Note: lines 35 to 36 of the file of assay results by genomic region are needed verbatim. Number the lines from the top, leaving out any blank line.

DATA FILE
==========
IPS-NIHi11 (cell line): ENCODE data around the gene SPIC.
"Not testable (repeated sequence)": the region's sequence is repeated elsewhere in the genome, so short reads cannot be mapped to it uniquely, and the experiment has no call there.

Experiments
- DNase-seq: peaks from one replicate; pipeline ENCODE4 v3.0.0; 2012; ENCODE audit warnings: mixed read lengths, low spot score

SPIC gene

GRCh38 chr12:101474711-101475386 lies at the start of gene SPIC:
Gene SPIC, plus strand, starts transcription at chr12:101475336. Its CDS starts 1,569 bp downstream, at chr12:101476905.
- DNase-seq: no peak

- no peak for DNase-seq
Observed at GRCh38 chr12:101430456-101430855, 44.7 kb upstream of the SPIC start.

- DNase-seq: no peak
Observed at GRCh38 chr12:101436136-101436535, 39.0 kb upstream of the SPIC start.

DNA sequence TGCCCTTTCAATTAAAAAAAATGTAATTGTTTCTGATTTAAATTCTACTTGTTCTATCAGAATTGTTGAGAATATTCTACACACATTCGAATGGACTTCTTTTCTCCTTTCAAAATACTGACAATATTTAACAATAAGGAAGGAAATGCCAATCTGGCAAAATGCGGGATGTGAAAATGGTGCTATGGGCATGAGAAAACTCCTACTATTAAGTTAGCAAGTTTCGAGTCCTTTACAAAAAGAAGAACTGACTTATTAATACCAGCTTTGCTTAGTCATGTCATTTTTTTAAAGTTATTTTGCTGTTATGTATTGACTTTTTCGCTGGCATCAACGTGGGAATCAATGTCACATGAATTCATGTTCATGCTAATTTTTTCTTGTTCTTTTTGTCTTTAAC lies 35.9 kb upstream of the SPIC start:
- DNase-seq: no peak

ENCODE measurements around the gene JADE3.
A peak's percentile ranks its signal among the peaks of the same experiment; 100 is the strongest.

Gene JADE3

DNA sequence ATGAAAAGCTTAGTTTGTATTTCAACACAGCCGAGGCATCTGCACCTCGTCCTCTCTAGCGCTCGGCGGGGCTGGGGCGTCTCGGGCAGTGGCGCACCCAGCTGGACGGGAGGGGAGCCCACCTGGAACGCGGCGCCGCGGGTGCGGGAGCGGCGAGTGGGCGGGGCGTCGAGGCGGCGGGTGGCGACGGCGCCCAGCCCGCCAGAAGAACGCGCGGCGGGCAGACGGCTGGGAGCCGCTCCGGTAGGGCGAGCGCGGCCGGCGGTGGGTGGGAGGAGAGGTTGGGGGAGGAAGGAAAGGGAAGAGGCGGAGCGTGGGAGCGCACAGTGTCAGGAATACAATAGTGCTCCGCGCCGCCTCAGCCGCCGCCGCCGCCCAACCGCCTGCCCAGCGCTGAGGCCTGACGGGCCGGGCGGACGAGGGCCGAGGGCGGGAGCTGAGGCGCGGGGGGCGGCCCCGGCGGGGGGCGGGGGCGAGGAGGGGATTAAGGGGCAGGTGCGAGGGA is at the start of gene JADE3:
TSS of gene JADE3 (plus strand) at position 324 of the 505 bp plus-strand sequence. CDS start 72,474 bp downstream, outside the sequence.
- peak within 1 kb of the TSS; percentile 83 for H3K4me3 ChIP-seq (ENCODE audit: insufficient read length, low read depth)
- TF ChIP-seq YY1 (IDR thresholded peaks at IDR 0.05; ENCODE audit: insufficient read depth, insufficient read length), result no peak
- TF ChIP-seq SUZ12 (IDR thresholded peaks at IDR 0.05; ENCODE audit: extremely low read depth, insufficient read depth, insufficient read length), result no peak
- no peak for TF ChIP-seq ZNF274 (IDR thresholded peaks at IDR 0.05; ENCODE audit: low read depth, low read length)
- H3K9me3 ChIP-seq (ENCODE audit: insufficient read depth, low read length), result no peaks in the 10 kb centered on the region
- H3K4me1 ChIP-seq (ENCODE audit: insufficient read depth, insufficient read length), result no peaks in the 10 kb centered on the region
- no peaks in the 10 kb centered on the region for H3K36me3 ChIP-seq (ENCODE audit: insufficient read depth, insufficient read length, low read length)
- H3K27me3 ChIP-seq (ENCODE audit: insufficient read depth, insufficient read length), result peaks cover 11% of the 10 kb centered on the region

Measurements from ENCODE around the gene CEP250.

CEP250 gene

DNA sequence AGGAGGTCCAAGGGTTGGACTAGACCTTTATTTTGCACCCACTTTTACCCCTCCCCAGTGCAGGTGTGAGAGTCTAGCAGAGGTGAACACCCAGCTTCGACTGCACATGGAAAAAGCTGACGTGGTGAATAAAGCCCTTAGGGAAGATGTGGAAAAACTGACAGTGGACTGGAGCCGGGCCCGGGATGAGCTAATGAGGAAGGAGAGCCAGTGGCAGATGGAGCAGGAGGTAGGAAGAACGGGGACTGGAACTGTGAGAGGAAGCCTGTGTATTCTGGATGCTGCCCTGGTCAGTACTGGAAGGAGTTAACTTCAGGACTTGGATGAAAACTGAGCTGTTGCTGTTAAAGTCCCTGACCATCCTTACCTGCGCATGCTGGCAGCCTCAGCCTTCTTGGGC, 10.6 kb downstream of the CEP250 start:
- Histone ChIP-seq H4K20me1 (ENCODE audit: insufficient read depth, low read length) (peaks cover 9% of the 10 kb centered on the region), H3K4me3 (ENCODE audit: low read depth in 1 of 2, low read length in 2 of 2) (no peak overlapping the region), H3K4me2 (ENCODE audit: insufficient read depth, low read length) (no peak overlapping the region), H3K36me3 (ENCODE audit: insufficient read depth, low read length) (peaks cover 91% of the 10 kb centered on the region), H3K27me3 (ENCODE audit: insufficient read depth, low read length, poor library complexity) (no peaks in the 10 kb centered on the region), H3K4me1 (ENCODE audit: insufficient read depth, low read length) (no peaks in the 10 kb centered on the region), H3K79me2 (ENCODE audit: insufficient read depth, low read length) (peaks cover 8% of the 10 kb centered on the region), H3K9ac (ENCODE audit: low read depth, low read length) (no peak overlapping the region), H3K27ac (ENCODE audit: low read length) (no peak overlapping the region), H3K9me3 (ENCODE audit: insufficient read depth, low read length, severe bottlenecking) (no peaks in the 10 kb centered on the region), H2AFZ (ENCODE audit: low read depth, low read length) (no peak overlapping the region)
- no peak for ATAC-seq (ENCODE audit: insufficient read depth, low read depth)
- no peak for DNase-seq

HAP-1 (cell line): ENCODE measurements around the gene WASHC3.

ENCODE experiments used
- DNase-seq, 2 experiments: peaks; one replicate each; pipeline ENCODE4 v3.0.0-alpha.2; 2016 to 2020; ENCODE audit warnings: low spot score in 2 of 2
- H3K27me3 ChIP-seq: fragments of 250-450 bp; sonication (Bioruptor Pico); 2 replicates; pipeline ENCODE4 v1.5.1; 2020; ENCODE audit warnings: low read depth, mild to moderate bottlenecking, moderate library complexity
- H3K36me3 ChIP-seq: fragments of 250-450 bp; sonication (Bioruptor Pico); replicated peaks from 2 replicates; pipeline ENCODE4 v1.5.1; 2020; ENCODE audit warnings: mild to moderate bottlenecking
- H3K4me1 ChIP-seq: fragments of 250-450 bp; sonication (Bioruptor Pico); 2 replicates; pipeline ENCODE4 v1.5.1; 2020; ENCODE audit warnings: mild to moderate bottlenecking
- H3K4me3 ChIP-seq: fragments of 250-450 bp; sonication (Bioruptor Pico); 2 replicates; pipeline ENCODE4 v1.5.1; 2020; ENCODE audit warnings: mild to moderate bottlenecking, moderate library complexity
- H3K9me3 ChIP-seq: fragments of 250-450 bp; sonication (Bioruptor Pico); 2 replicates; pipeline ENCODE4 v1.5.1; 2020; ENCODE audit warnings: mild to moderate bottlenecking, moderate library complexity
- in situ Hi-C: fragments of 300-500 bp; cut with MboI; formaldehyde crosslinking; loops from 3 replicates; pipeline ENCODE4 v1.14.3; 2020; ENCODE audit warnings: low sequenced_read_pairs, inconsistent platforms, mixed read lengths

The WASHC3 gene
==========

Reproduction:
ENCODE experiments used
- DNase-seq, 2 experiments: peaks; one replicate each; pipeline ENCODE4 v3.0.0-alpha.2; 2016 to 2020; ENCODE audit warnings: low spot score in 2 of 2